As stated before, GreedFall’s world-building is excellent, and I was amazed at how much detail was put into the lore and cultures of Teer Fradee in order to really make the island feel alive. The characters of GreedFall are likable enough, and I did get attached to the five party members in particular, one of which represents every unique political faction in the game. However, I’m hard-pressed to say they’re as fleshed out or memorable as, let’s say, a BioWare cast tends to be. Players should try to maintain a good rapport with the party, lest they become outright hostile and attack De Sardet. They will certainly have opinions on certain actions De Sardet takes. I found many of the party members’ personal quests to be some of the more memorable ones in GreedFall, particularly Aphra’s and Petrus’, though my biggest complaint is that they feel as if they’re over with far too soon. Once you reach Friendly or Loving status with a party member, they pretty much have nothing new to say to you until the journey is almost over, which I found a bit disappointing because I did like having them around.
Out of the five party members, there are four potential romance options (three in total for each gender). Those gamers expecting a detailed courtship in the vein of BioWare might be left wanting more given that the romance happens pretty much automatically once it is initiated and then that is about it until the final portion of the game. I started a romance with the Naut-affiliated Vasco in my playthrough fairly early on and, while I thought that it was sweet, I didn’t get another romance scene between the pair until the final mission. The party members’ personal quests and romances don’t feel quite as seamlessly interwoven into the plot as a result of those pacing issues.
Sound-wise, I have no complaints about GreedFall’s background music. I felt that the various tracks captured the moods and cultures of Teer Fradee quite nicely, adding another important layer to the lore and world-building. The sound effects for fighting, creatures, and the more forested or urban areas were also nicely implemented. GreedFall’s voice acting is top-notch, with quite a bit of emphasis placed on emoting and accents. I have to admit that the natives’ “rolling” accents were rather off-putting as they sounded very forced and unnatural, but I give the voice actors credit in that they never dropped the accent and still conveyed a large breadth of emotion and sincerity into their lines despite it.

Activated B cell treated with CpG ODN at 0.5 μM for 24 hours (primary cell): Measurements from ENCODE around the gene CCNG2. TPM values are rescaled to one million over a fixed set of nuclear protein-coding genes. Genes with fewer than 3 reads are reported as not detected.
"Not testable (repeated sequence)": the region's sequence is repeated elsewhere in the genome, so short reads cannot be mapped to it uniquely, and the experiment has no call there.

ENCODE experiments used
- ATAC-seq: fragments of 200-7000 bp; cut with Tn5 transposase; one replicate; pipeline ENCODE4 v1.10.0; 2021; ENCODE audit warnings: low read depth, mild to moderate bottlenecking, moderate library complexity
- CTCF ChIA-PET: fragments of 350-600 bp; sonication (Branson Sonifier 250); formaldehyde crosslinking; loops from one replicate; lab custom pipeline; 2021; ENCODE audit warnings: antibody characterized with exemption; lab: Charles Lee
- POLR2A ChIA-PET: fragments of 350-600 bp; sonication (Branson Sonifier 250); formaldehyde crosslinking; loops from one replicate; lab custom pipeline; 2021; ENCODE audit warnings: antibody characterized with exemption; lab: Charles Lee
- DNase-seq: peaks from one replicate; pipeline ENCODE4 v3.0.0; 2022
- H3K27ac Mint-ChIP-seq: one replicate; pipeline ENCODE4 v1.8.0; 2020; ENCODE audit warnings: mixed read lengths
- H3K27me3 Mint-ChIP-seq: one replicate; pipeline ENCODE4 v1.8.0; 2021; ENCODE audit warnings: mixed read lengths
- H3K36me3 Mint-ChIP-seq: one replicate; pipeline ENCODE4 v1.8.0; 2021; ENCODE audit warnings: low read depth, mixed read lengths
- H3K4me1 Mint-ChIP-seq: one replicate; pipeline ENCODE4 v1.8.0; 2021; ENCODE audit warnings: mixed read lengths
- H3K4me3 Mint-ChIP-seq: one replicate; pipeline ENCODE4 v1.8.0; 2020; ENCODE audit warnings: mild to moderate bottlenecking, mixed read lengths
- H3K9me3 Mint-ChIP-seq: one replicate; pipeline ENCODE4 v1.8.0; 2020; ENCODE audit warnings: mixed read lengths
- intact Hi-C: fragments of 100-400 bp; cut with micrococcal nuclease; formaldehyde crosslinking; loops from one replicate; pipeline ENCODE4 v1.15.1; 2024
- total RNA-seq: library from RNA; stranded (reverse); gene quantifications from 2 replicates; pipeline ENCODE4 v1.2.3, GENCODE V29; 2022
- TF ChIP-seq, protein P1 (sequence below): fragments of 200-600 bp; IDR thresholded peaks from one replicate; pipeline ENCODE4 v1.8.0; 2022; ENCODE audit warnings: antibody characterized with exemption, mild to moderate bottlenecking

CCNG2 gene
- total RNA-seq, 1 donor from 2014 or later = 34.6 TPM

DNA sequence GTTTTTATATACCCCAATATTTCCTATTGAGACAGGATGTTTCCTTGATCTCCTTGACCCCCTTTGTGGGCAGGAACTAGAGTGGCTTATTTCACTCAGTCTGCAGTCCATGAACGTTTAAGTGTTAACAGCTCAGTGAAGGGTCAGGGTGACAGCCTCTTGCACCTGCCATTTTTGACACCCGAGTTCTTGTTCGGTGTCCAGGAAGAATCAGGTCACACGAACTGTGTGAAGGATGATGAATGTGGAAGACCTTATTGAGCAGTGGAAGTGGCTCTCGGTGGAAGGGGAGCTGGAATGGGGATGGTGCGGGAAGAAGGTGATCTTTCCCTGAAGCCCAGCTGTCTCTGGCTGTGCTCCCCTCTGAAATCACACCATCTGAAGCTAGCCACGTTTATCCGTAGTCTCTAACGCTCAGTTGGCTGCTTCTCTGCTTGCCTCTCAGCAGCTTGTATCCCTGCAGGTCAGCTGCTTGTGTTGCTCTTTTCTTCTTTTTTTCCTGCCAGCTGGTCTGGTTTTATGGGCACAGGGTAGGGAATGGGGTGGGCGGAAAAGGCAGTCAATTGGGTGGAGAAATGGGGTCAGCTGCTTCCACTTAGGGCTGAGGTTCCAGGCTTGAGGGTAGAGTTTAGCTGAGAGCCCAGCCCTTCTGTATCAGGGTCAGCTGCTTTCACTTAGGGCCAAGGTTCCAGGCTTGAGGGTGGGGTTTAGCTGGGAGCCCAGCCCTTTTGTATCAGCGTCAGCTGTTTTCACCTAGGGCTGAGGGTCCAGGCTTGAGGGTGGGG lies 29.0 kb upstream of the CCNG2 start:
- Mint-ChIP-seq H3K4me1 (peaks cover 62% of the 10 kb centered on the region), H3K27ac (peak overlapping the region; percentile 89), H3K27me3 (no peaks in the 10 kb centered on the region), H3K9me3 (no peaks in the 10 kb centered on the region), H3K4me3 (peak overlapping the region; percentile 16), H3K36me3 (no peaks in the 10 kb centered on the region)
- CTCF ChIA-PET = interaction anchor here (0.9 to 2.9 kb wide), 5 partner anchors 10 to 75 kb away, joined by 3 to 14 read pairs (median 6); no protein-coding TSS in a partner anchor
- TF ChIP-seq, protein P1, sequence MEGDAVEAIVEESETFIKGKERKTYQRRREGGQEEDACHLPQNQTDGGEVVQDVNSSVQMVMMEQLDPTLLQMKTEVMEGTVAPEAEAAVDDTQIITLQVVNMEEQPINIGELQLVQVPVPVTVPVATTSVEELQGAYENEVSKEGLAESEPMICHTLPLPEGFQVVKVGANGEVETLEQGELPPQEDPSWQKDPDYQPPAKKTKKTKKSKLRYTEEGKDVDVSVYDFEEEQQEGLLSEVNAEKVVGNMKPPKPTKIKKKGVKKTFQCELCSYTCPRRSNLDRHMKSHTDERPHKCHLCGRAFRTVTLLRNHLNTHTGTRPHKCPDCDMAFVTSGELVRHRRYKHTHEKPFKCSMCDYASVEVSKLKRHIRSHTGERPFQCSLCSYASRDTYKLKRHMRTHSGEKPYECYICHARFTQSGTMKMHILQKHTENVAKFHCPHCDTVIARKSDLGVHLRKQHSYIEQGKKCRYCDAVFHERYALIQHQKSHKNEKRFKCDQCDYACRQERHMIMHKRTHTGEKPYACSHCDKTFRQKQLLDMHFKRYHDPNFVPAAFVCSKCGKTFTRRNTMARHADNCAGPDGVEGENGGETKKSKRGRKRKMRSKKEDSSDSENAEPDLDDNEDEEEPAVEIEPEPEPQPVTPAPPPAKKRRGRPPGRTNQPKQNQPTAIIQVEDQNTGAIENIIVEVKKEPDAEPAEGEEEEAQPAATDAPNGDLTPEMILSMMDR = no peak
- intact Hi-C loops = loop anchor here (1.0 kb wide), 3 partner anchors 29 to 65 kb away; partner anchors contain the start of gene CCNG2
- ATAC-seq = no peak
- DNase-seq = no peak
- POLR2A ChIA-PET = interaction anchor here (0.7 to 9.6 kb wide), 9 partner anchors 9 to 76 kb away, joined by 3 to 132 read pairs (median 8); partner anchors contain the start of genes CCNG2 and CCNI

The PS4 version of GreedFall that I played for the purpose of this review was relatively free of any game-breaking glitches. I only had one instance when my party members and some NPCs blocked me into a room and I was unable to leave or advance the story, but it wasn’t anything a quick recent auto save reload couldn’t fix. There was the occasional weird visual glitch or hiccup such as a light shining where a plant or rock should be, or an amusing case of people sitting behind desks in seats apparently floating in air, and even a brief glimmer of a skeletal nightmare face during one story scene, but they weren’t frequent or game-breaking in any way, shape, or form. Overall, GreedFall’s presentation was quite solid.
GreedFall does nothing exceedingly harmful in terms of gameplay and its BioWare-esque elements had me enjoying the time I spent playing it. This title is certainly a step in the right direction for Spiders, and I hope that they continue to improve from here. Spiders is an RPG developer with a lot of potential that could very well take BioWare’s WRPG crown one day.